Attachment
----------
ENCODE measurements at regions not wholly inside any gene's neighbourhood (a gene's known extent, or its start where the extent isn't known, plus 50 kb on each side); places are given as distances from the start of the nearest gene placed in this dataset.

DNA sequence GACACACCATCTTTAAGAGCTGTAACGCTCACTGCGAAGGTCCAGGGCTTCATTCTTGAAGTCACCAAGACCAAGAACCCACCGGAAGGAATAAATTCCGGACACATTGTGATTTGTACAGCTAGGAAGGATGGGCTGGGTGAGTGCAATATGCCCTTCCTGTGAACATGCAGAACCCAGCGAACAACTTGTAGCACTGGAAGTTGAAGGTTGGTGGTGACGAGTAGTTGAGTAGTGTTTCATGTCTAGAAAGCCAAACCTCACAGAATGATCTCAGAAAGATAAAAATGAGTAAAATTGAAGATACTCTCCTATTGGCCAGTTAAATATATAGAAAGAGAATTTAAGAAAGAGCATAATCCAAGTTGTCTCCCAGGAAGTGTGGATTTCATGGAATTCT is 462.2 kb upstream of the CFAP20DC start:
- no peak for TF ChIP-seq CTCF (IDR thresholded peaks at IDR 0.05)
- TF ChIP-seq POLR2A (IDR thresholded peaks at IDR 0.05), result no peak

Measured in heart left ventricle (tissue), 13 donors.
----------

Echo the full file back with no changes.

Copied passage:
ENCODE measurements at regions not wholly inside any gene's neighbourhood (a gene's known extent, or its start where the extent isn't known, plus 50 kb on each side); places are given as distances from the start of the nearest gene placed in this dataset.

DNA sequence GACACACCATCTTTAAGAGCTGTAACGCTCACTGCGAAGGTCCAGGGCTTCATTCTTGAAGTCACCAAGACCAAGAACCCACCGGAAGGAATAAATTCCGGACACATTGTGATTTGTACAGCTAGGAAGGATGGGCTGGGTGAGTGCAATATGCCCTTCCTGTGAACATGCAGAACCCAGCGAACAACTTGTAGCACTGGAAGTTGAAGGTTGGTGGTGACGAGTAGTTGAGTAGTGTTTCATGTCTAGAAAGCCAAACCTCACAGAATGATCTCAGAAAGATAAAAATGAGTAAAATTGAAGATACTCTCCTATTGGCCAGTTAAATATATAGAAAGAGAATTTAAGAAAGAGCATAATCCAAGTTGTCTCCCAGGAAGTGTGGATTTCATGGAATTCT is 462.2 kb upstream of the CFAP20DC start:
- no peak for TF ChIP-seq CTCF (IDR thresholded peaks at IDR 0.05)
- TF ChIP-seq POLR2A (IDR thresholded peaks at IDR 0.05), result no peak

Measured in heart left ventricle (tissue), 13 donors.